Being extremely performance optimized, Yii is a perfect choice for any sized project. However, it has been built with sophisticated, enterprise applications in mind. You have full control over the configuration from head-to-toe (presentation-to-persistence) to conform to your enterprise development guidelines. It comes packaged with tools to help test and debug your application, and has clear and comprehensive documentation.

7. Laravel

Laravel is a web application framework with expressive, elegant syntax. We believe development must be an enjoyable, creative experience to be truly fulfilling. Laravel attempts to take the pain out of development by easing common tasks used in the majority of web projects, such as authentication, routing, sessions, and caching.

8. Fat Free

Condensed in a single ~50KB file, F3 gives you solid foundation, a mature code base, and a no-nonsense approach to writing Web applications. Under the hood is an easy-to-use Web development tool kit, a high-performance URL routing and cache engine, built-in code highlighting, and support for multilingual applications. It’s lightweight, easy-to-use, and fast. Most of all, it doesn’t get in your way.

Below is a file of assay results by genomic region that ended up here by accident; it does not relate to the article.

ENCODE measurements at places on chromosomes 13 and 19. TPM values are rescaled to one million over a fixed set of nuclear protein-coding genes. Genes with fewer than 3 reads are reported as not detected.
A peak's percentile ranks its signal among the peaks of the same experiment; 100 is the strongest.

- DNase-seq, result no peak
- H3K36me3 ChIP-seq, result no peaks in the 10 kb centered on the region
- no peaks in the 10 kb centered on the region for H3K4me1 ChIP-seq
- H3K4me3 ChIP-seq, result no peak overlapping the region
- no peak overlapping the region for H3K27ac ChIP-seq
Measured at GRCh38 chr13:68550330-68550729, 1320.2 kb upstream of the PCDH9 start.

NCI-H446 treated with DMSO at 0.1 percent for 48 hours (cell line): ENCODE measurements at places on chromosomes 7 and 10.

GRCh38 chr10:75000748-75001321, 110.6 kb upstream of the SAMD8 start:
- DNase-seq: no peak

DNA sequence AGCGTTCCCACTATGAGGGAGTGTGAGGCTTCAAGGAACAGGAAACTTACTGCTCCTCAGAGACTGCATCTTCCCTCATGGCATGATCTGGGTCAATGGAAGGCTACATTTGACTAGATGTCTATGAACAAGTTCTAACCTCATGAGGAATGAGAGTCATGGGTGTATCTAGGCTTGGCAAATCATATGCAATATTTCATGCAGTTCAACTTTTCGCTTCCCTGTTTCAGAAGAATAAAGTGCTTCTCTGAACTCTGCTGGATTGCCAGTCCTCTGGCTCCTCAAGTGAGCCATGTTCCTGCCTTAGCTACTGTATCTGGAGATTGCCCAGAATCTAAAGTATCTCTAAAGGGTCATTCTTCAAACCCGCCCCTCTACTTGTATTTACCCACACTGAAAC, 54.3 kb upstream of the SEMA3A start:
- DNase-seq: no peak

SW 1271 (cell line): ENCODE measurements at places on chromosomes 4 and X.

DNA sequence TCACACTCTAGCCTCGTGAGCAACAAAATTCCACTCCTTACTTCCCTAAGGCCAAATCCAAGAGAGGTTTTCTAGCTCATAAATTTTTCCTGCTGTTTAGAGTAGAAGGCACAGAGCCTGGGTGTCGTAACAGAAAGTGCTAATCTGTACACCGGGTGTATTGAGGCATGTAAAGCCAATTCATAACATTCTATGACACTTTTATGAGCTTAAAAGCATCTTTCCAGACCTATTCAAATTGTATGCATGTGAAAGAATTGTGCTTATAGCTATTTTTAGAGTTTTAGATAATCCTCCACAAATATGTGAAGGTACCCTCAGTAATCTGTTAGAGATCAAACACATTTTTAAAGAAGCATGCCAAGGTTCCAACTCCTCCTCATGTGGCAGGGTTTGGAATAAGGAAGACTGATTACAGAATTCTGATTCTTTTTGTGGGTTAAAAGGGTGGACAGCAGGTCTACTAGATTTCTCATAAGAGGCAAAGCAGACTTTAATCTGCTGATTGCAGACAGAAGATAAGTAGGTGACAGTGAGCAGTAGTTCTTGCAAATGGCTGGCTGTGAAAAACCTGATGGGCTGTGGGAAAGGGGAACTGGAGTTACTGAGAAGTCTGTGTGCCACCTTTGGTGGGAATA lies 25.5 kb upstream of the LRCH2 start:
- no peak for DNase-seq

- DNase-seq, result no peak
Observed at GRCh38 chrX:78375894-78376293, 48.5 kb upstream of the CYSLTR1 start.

Whether you’re a novice or an expert PHP programmer, F3 will get you up and running in no time. No unnecessary and painstaking installation procedures. No complex configuration required. No convoluted directory structures. There’s no better time to start developing Web applications the easy way than right now!

F3 supports both SQL and NoSQL databases off-the-shelf: MySQL, SQLite, MSSQL/Sybase, PostgreSQL, DB2, and MongoDB. It also comes with powerful object-relational mappers for data abstraction and modeling that are just as lightweight as the framework. No configuration needed.

(The Creative Project)